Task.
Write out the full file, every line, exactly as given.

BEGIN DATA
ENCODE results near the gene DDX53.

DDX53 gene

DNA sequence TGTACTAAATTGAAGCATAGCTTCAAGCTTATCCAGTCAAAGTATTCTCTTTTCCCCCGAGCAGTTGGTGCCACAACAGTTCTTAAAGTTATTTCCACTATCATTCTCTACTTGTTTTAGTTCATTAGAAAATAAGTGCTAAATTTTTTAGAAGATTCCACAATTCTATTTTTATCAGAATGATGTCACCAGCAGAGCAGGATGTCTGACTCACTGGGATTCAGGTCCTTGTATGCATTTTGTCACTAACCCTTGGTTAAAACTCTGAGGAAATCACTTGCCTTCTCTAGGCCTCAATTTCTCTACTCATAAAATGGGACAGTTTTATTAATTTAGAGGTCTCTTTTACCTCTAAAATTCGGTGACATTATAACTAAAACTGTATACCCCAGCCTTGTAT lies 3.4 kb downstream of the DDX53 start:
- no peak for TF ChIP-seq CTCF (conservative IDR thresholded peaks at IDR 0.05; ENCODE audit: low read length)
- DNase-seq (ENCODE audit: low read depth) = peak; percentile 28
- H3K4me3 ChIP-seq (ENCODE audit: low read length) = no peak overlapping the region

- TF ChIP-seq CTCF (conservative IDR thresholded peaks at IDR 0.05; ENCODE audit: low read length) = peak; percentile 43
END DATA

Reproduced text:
ENCODE results near the gene DDX53.

DDX53 gene

DNA sequence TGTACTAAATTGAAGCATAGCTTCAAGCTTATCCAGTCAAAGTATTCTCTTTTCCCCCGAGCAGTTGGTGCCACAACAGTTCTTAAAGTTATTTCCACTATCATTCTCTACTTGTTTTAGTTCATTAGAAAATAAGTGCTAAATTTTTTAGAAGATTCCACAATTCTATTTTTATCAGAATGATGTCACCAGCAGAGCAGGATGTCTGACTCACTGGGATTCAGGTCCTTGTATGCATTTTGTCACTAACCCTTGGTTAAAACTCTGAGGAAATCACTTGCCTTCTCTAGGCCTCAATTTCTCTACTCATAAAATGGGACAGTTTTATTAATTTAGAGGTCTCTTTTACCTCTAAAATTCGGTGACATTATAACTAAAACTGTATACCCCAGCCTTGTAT lies 3.4 kb downstream of the DDX53 start:
- no peak for TF ChIP-seq CTCF (conservative IDR thresholded peaks at IDR 0.05; ENCODE audit: low read length)
- DNase-seq (ENCODE audit: low read depth) = peak; percentile 28
- H3K4me3 ChIP-seq (ENCODE audit: low read length) = no peak overlapping the region

- TF ChIP-seq CTCF (conservative IDR thresholded peaks at IDR 0.05; ENCODE audit: low read length) = peak; percentile 43